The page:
Given the low-key nature of the site, I'm not surprised by the relative lack of fanfare accompanying the fifth anniversary of Facebook's launch. A couple article's have noted the date, including ones from Gawker, CNN, and a host of other blogs and papers.
With the wider world crowing on and on about the death of print media and a bright, shiny future of digital content (all on demand, of course) at our fingertips, I'm interested to see where Facebook will fit into all of this.
Five years ago, it would have been impossible to tell that Mark Zuckerberg's soon-to-be monument to our generation's solipsism would have such a global effect. I joined Facebook shortly after gaining acceptance to a school in Boston, where the original spark was laid after Zuckerberg opened up his pet project to other area schools. When I arrived on campus, the Office of Admssions was still handing out a book with picture of all the incoming students with their pictures and home town info, the archaic wall-painting to Facebook's Les Demoiselles d'Avignon. It made for a nice place mat. I don't think they even printed the book the following year.
Other sites like MySpace and Friendster all provided similar services to Facebook. But where those sites prided themselves on their inclusivity, Facebook was all about its exclusivity. For the first year and a half, you couldn't even join if you didn't have a valid college email address, meaning that Facebook was generally free of the unsavory characters you find on MySpace. They also had a much cleaner interface, meaning that you were looking at content, not ads. Since then, Facebook has done an admirable job of balancing the look of its website while meeting its user's needs by incorporating the innovations of other websites - the global market place of Amazon, the snarky, collegiate tone of The Onion, the user-generated content of blogs. In essence, Facebook is quickly becoming one-stop shopping for pretty much anything anyone could want.
More ink has been spilled in the past five years on the voyueristic nature of Facebook than any other online entity. But the fact is that Facebook didn't change human nature so that we stalk our exes, friends, ex-friends, bosses, family members, and long-lost kindergarten playmates online. It used to be you had to sneak into her room to see who it was she had been seeing since dumping you. Now, the Facebook NewsFeed does the dirty work for you. All of this has indeed radically changed the way my generation socializes. We tailor our profiles now as a resume of cool, rather than an accurate reflection of who we really are. The bands we like, the books we read, the movies we watch, and the litany of quips, quotes, and witicisms that make up our profiles are symptomatic of our generation's tendancy to overachieve. In the process, we all begin to look desperate and gasping for some sort of approval.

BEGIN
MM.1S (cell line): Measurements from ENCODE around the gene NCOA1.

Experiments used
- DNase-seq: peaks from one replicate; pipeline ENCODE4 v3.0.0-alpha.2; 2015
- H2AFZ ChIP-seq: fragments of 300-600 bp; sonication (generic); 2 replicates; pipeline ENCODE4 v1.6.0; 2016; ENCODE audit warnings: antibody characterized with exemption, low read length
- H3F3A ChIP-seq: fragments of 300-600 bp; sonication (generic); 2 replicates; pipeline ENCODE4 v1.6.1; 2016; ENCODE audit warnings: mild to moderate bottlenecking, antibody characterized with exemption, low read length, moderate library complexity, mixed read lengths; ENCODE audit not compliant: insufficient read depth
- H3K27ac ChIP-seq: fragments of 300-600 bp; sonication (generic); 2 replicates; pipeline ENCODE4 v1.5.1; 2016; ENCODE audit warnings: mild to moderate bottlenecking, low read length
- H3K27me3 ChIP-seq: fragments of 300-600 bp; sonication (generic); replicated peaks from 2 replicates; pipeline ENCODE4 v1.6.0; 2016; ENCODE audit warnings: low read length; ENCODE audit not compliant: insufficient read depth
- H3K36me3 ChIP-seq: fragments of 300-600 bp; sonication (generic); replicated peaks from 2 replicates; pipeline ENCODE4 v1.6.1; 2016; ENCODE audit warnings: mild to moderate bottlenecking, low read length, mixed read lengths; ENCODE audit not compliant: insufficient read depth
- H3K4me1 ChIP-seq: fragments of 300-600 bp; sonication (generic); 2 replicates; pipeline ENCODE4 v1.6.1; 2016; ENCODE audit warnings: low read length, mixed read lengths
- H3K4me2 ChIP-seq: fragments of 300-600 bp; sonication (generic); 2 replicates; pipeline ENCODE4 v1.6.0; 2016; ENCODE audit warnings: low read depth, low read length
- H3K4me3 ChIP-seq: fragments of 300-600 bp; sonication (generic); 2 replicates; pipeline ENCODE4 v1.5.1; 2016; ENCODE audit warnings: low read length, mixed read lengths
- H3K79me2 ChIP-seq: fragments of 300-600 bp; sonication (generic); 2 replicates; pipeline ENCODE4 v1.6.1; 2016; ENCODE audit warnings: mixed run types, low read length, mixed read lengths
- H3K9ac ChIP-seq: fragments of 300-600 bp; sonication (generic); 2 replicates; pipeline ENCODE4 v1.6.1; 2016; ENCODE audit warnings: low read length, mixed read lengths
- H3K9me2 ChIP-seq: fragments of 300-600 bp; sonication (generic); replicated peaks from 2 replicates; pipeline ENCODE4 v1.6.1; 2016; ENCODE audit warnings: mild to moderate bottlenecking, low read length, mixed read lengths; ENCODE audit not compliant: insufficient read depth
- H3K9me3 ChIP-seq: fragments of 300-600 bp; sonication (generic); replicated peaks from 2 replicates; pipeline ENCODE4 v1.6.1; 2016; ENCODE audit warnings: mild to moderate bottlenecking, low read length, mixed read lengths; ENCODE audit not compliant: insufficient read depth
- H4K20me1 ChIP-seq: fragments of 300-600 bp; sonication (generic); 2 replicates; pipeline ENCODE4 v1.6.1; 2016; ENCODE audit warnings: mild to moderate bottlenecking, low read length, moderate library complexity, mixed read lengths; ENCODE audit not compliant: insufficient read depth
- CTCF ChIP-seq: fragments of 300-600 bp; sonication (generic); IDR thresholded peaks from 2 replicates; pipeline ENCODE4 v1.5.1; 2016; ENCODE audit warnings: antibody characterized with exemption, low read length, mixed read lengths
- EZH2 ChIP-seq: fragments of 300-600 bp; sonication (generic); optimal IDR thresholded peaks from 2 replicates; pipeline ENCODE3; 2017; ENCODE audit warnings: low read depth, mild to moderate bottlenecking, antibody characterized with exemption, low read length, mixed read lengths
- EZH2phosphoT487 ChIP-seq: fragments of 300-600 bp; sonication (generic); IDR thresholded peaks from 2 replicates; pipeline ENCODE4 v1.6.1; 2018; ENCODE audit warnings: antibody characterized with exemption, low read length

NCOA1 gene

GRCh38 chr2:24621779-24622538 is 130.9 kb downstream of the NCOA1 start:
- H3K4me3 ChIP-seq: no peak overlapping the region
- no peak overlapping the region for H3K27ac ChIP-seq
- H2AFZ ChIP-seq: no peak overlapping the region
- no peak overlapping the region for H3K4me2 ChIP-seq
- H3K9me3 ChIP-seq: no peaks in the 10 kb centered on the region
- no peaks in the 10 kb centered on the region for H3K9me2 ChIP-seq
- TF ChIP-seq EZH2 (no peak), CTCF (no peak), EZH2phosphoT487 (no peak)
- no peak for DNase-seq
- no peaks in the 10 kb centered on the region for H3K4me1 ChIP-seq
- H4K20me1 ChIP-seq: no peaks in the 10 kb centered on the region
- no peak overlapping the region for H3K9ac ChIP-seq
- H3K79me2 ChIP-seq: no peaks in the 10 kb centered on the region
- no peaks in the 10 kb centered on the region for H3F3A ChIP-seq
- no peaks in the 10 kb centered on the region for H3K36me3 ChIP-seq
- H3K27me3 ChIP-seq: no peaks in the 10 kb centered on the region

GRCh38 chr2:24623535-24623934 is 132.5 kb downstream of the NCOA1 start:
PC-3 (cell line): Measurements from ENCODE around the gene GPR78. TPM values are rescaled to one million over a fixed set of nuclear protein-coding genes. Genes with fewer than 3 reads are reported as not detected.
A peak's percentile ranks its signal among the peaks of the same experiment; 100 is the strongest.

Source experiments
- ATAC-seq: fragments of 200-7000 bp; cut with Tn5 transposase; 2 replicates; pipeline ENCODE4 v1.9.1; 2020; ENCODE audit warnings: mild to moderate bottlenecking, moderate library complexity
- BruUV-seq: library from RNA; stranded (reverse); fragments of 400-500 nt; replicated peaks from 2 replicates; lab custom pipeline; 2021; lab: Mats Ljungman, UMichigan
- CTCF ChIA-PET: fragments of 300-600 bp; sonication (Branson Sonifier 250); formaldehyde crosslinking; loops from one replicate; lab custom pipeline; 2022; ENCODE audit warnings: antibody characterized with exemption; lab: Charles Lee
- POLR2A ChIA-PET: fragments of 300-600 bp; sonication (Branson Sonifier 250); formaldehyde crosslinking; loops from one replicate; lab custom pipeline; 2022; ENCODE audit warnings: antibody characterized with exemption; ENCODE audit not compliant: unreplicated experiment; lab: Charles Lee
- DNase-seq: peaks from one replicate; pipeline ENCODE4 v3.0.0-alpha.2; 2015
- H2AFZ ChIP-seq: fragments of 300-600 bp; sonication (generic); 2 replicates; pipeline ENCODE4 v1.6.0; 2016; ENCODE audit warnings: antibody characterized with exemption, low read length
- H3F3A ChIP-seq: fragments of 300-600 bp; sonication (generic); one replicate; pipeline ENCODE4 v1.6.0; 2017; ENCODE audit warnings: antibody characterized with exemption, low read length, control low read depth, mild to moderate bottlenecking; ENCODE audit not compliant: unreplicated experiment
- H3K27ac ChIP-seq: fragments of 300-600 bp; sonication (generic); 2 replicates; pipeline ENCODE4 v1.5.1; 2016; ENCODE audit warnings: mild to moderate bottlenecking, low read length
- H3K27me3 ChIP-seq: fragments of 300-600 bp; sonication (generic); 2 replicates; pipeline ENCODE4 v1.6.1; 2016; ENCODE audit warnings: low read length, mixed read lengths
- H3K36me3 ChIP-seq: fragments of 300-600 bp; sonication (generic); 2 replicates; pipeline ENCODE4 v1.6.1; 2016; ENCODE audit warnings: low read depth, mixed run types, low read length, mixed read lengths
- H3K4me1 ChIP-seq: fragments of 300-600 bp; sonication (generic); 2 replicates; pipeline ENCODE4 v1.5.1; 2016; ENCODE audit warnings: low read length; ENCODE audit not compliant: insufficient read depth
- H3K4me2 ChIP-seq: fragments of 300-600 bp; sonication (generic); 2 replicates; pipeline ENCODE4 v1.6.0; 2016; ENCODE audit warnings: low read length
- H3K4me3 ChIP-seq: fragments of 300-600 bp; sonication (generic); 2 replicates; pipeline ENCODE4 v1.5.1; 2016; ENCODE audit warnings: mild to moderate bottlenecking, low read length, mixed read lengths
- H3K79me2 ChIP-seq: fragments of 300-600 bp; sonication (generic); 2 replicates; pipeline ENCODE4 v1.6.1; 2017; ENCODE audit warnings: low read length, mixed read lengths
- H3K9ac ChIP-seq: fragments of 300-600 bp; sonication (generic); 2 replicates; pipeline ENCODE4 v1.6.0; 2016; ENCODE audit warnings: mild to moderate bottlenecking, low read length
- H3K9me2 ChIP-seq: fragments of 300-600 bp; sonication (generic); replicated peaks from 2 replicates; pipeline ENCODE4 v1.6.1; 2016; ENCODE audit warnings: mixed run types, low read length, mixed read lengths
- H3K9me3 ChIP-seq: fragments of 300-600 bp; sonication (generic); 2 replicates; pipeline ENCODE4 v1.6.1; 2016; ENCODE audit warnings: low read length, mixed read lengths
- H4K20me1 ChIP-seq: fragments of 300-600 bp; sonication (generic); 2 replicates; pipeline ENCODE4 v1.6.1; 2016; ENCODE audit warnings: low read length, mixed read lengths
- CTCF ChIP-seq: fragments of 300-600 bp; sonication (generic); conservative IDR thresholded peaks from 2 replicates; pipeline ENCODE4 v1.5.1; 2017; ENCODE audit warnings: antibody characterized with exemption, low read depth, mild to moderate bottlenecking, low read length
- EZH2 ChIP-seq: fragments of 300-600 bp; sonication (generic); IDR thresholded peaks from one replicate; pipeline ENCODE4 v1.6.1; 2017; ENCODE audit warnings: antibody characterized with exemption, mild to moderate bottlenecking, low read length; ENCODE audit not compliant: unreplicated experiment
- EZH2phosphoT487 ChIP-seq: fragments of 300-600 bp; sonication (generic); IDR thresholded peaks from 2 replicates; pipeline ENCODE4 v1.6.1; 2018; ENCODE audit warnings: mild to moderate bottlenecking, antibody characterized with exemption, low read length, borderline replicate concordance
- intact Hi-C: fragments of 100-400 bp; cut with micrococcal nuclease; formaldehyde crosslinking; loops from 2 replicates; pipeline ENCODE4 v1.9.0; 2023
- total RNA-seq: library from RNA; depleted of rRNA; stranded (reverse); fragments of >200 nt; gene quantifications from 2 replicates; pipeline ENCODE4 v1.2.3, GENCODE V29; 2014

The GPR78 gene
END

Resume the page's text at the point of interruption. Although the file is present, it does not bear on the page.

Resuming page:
I'm not begrudging Facebook. I'm still on it, though I rarely pay attention to its goings on. Now that I'm out of college, for me the NewsFeed is less about gossip and more about keeping in touch with people. But I see the way Facebook's ability to create a rich online life for oneself has effected kids who are only a couple years younger than me. Kid's who joined while still in high school or younger who seem to live and die by what they learn from Facebook. In this sense, Facebook has taken on characteristics closer to that of an online "burn book" and when taken to its (il)logical conclusion, creates situations like Lori Drew.
As more and more people join Facebook, and traditional print media (allegedy) goes the way of the dodo, I suspect we will see it play a larger roll not only in journalism but in our daily lives as well. Is it that far off that rolled into our Facebook NewFeed we will have the top headlines from three major media outlets as well as our favorite independent blogs? Probably not. I doubt that print media will go anywhere soon, there's far too many people who enjoy the idea of having a physical product rather than little bits of binary posted on a screen. Additionally, I don't believe that low-cost indies like HuffPo or Talking Points Memo will have the overhead to provide in depth international coverage anytime soon. Whatever the case, I am willing to bet that Facebook will somehow be involved in the process of how we get and process our news; it already processes the way we interact.
On a completely seperate and far more sad note, Lux Interior of the great band The Cramps died last night from a heart condition. While I can't count myself as a super fan, I was always appreciative of their distinct approach to rock 'n roll and count an early adolescent viewing of their perfomance from Urgh! A Music War (which really needs to see a DVD release) to be pretty impressive.
classic beef rib cap rillette
5 years ago